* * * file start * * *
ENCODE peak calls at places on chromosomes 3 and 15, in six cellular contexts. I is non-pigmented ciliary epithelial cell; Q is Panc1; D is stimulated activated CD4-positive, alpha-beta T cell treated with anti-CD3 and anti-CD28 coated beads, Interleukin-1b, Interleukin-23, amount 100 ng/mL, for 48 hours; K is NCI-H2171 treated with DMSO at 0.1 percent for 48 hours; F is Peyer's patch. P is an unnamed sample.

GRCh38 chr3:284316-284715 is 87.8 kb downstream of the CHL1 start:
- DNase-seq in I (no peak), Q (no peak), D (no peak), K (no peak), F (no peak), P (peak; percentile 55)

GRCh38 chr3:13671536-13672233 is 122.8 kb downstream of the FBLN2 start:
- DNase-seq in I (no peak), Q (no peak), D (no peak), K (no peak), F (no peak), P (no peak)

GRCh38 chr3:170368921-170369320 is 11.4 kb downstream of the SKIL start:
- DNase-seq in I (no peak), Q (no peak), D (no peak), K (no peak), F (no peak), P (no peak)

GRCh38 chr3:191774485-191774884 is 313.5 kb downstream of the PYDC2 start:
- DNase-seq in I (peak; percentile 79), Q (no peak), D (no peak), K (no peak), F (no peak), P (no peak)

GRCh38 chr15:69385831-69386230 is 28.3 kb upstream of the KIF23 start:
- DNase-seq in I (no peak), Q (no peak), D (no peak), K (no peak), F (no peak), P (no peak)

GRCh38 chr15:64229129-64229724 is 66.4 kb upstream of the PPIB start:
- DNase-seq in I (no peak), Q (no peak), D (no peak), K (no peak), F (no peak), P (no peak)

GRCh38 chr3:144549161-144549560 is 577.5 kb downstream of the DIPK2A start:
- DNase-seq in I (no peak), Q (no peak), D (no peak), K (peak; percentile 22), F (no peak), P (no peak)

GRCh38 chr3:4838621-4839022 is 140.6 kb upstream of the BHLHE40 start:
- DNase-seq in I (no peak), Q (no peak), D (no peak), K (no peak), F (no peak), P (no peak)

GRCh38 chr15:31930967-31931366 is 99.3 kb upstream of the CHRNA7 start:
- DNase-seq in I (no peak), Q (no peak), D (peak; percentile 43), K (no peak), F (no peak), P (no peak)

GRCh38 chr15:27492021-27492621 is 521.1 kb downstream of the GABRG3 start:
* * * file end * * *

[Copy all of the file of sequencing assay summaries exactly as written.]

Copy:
ENCODE peak calls at places on chromosomes 3 and 15, in six cellular contexts. I is non-pigmented ciliary epithelial cell; Q is Panc1; D is stimulated activated CD4-positive, alpha-beta T cell treated with anti-CD3 and anti-CD28 coated beads, Interleukin-1b, Interleukin-23, amount 100 ng/mL, for 48 hours; K is NCI-H2171 treated with DMSO at 0.1 percent for 48 hours; F is Peyer's patch. P is an unnamed sample.

GRCh38 chr3:284316-284715 is 87.8 kb downstream of the CHL1 start:
- DNase-seq in I (no peak), Q (no peak), D (no peak), K (no peak), F (no peak), P (peak; percentile 55)

GRCh38 chr3:13671536-13672233 is 122.8 kb downstream of the FBLN2 start:
- DNase-seq in I (no peak), Q (no peak), D (no peak), K (no peak), F (no peak), P (no peak)

GRCh38 chr3:170368921-170369320 is 11.4 kb downstream of the SKIL start:
- DNase-seq in I (no peak), Q (no peak), D (no peak), K (no peak), F (no peak), P (no peak)

GRCh38 chr3:191774485-191774884 is 313.5 kb downstream of the PYDC2 start:
- DNase-seq in I (peak; percentile 79), Q (no peak), D (no peak), K (no peak), F (no peak), P (no peak)

GRCh38 chr15:69385831-69386230 is 28.3 kb upstream of the KIF23 start:
- DNase-seq in I (no peak), Q (no peak), D (no peak), K (no peak), F (no peak), P (no peak)

GRCh38 chr15:64229129-64229724 is 66.4 kb upstream of the PPIB start:
- DNase-seq in I (no peak), Q (no peak), D (no peak), K (no peak), F (no peak), P (no peak)

GRCh38 chr3:144549161-144549560 is 577.5 kb downstream of the DIPK2A start:
- DNase-seq in I (no peak), Q (no peak), D (no peak), K (peak; percentile 22), F (no peak), P (no peak)

GRCh38 chr3:4838621-4839022 is 140.6 kb upstream of the BHLHE40 start:
- DNase-seq in I (no peak), Q (no peak), D (no peak), K (no peak), F (no peak), P (no peak)

GRCh38 chr15:31930967-31931366 is 99.3 kb upstream of the CHRNA7 start:
- DNase-seq in I (no peak), Q (no peak), D (peak; percentile 43), K (no peak), F (no peak), P (no peak)

GRCh38 chr15:27492021-27492621 is 521.1 kb downstream of the GABRG3 start: